Since ESPN took over Monday Night Football in 2006, the only constant has been Mike Tirico in the play-by-play seat.
The first year saw Tirico work with Joe Theismann and Tony Kornheiser. The chemistry wasn’t right, and out went Theismann and in came Ron Jaworski for 2007.
That trio lasted two years until Kornheiser decided he had enough of MNF, or they had enough of him. Take your pick. Enter Jon Gruden in 2009.
Again, ESPN felt it wasn’t right. After a three-year run, the network sent Jaworski back to the sidelines last spring. Now ESPN is banking two is better than three with Tirico and Gruden on the call for 2012.
Why another change? On the eve of the 43rd season for Monday Night Football, I posed the question of Tirico and producer Jay Rothman:
Tirico: I would say the difference, simply, having more of a conversation with one person, as opposed to spreading it out back and forth. That’s where the dynamic of the broadcast changes. People were under the false impression that a three‑man booth led to more chatter. Like any other broadcast ‑‑ there are no plays that go by with complete silence so, there’s just as much real estate.
We’ll be able to take a conversation and develop it and follow‑up on things. I’ll give you a great example, there was a screen pass in the game that we had in the preseason and Jon talked about the perfect phasing of the offensive line. And I know that term only because I’ve been around Jon for last four years and he’s taught us that. I was able to follow up with him on the next play, as opposed to going somewhere else.
So I think we’ll be able to do more of that. Just the nature of ‑‑ a conversation with two people who like each other, love football, and are prepared for the entirety of what’s in front of us that week with the two teams. I think you’ll get more of that in the broadcast with two, as opposed to three.
Rothman: Well, the only thing I would say about that is Jon is a unique talent and has a lot to offer. I think it’s very difficult and you’ll see there’s really no three‑man booth out there in terms of football coverage, really in NFL or college football.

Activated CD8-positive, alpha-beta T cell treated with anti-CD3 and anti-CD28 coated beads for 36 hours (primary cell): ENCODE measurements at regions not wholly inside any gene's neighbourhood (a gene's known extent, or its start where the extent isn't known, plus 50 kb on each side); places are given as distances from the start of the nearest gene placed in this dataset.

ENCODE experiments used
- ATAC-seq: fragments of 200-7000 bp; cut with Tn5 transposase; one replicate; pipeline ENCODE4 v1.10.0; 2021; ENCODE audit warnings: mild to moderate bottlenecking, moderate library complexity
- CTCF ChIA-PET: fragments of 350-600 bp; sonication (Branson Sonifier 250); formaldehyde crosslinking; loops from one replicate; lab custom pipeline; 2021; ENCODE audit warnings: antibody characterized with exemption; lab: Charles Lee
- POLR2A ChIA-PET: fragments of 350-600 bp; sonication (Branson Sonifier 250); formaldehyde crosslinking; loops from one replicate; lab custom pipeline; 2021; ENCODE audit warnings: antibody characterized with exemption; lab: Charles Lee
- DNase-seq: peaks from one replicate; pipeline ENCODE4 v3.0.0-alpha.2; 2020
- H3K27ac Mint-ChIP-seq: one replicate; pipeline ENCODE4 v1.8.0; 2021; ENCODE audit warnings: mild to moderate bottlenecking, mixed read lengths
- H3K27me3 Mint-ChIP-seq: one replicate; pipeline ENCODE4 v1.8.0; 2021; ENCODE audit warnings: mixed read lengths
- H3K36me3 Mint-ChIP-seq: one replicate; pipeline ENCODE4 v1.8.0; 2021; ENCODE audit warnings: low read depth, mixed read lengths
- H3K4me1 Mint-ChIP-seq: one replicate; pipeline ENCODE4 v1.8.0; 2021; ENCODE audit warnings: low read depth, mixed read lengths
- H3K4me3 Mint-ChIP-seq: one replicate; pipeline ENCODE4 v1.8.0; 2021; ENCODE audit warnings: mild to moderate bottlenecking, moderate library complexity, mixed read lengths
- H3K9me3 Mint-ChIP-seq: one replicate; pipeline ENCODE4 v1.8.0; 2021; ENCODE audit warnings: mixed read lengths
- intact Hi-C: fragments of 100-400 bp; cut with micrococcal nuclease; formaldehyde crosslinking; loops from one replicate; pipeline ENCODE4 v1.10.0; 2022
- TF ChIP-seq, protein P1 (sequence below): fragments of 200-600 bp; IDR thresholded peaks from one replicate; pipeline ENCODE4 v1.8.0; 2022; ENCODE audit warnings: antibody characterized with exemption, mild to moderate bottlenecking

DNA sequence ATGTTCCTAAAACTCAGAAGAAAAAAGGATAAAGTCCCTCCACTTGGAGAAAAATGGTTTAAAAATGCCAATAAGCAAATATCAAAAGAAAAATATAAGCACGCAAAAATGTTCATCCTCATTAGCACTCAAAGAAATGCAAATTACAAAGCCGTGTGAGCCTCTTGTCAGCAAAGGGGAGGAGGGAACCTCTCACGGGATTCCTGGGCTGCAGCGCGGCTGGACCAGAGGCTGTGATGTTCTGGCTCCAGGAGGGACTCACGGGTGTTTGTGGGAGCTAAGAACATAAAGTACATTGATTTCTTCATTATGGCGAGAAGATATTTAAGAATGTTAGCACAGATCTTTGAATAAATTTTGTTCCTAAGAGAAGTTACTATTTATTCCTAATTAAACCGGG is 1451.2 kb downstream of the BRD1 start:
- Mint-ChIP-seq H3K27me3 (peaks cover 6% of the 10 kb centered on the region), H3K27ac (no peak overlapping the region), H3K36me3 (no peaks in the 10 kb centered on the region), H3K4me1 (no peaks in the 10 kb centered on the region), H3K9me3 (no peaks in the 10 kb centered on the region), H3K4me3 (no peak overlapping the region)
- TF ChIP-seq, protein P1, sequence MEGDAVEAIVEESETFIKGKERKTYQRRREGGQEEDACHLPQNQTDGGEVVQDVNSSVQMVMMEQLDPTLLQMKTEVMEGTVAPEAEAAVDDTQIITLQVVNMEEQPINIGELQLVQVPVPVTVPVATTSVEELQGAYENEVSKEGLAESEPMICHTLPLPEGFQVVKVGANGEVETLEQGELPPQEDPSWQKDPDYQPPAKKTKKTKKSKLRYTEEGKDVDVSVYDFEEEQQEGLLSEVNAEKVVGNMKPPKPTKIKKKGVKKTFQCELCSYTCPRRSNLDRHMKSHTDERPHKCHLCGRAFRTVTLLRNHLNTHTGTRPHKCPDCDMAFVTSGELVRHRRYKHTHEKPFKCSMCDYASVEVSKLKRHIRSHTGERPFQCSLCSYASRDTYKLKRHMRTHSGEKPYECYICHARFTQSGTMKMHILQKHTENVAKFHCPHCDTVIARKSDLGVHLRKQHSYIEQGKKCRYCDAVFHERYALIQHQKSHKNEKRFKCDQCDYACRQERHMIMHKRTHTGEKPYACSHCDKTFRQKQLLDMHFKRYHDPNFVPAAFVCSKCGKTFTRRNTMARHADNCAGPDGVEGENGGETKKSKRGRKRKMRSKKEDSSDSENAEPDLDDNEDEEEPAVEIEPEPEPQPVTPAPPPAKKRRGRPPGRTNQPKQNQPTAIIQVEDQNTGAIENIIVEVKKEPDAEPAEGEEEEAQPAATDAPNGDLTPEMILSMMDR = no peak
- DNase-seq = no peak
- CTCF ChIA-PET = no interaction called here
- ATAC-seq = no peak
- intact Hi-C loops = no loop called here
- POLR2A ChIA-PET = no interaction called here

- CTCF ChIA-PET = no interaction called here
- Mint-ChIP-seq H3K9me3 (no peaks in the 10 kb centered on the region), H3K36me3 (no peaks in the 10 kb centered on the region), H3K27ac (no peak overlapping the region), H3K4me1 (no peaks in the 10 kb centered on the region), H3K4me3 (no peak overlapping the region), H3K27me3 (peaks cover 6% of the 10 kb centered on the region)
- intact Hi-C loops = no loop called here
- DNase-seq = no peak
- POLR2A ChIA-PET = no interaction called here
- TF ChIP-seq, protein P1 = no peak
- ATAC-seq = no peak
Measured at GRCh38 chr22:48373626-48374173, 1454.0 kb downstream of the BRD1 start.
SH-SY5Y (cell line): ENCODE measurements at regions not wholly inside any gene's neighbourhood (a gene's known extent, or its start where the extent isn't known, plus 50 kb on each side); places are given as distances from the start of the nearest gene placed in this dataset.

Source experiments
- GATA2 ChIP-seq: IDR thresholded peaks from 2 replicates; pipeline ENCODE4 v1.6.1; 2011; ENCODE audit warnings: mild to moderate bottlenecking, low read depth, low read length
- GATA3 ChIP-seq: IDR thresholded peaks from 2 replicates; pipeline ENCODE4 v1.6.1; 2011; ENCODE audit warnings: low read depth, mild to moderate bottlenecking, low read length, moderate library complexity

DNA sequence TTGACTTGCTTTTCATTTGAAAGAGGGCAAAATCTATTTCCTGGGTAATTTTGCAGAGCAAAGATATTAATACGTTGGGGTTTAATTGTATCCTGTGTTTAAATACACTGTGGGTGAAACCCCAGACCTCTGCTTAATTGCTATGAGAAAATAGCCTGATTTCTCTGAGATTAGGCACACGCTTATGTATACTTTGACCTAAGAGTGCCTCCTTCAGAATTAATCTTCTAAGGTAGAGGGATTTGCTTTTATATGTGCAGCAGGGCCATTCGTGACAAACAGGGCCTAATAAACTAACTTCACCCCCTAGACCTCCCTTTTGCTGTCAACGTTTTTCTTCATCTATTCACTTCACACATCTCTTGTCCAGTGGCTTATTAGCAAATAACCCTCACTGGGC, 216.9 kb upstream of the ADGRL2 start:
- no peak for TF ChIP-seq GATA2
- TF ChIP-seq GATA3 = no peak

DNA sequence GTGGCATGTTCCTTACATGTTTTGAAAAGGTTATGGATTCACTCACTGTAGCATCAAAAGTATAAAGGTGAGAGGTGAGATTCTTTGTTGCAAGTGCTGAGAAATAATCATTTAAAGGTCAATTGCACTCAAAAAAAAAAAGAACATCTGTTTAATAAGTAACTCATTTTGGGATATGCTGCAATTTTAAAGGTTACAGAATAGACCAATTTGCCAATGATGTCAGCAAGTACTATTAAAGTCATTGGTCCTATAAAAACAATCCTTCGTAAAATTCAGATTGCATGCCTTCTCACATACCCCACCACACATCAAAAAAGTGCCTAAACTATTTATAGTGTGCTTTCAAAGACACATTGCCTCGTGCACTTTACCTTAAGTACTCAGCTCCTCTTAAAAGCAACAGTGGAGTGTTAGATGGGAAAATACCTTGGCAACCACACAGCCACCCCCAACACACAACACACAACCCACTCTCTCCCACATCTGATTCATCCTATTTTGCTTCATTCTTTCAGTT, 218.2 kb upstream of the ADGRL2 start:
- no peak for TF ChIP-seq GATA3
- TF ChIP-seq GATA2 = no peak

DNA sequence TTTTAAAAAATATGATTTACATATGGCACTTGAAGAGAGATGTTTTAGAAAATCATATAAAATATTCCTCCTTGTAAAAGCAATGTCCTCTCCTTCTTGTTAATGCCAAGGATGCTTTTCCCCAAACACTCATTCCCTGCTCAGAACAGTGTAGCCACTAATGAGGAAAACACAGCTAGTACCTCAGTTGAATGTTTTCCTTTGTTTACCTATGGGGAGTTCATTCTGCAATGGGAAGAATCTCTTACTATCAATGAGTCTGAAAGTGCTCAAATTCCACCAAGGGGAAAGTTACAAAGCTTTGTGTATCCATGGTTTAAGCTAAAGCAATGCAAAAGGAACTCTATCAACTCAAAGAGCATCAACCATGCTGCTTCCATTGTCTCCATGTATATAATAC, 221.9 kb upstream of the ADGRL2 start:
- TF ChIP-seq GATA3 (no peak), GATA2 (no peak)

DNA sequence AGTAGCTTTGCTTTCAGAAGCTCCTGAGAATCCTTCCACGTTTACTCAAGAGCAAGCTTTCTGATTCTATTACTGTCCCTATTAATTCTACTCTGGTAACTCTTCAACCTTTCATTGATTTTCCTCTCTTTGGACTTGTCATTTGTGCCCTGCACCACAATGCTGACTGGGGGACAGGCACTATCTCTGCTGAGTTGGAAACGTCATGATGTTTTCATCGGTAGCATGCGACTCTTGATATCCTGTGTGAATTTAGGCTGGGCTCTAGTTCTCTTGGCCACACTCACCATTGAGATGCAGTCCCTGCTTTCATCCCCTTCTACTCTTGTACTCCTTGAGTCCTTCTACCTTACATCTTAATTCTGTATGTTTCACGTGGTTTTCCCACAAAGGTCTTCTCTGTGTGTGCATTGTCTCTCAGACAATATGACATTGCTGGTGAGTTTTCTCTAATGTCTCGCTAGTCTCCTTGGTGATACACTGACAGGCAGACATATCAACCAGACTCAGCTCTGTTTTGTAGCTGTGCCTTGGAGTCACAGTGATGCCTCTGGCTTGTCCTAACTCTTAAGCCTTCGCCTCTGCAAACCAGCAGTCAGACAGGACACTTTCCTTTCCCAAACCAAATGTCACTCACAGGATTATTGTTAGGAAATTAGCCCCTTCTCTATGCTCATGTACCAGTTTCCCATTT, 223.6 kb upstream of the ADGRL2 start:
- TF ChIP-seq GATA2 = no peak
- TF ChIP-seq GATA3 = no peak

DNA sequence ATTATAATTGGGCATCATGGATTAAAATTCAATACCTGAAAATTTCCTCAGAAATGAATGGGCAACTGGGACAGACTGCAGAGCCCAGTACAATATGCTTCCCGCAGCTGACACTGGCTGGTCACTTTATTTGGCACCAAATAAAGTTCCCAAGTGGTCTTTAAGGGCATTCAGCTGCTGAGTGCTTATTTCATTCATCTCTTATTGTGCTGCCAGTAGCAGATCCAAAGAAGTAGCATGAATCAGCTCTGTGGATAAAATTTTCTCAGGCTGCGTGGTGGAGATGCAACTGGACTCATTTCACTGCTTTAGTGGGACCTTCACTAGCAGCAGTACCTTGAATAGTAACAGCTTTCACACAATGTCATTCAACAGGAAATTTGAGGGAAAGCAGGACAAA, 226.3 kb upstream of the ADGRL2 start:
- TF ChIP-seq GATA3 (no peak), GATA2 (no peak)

It’s very difficult in a game with a play clock and the short window in which you dissect the game and analyze the game, that sort of thing. It’s cluttered. That’s why you don’t really see it.
I think this allows for more space and it allows for us to be more precise and on point. It allows us to showcase Jon and Mike’s talents, and we think it’s the right move.
However, will ESPN have to make another change in 2012? I think it’s an upset that Gruden, 49, is back for his fourth year.
I asked Tirico if he is surprised that the former coach hasn’t become a current coach again?
Tirico: I think that after all the stories I read that Jon was not going to be back after year one, here is what I’ve learned over time. The more energy you spend predicting the future is wasted energy. You have no idea what’s going to transpire and what’s going to go on.
The unfortunate thing with a three‑man booth because I know that if at some point, Jon leaves, it’s because he gets sick of me.
But hopefully Jon enjoys what he’s doing ‑‑ and he can speak for himself, he’s a big boy. But we love having him and every day, whether it’s for the next 20 years or the next 20 months, every day that I get to work with Jon has made me a better broadcaster and I look forward to it and I hope the run doesn’t end, I really don’t.
As for Mr. Gruden, this is what he has to say about his future:
Gruden: When I got fired from coaching, obviously I had a tremendous loss. I didn’t know what to do. I’m grateful to have the opportunity to be on Monday Night Football and be on with Mike Tirico and have a chance to work with Ron Jaworski at ESPN that have helped train me, and I know that I have to get better.
But when you work at ESPN, they call it “the worldwide leader” for a reason; if you can see the tape that they send me to watch, that’s what has really quenched my thirst for coaching. I get plenty of video to evaluate. I get to go to different teams and spend days there and watch them practice and see their facilities, meet their players and coaches.
So it’s really been a tremendous growing opportunity for me professionally, trying something new, and also staying on top of what’s going on in football. I’ve really enjoyed it.
Gruden hits 50 next year. That’s a sobering number and you start to hear the clock ticking a bit louder.
I can’t see him not coaching again. If the opportunity is right, Tirico will be in line for yet for another partner.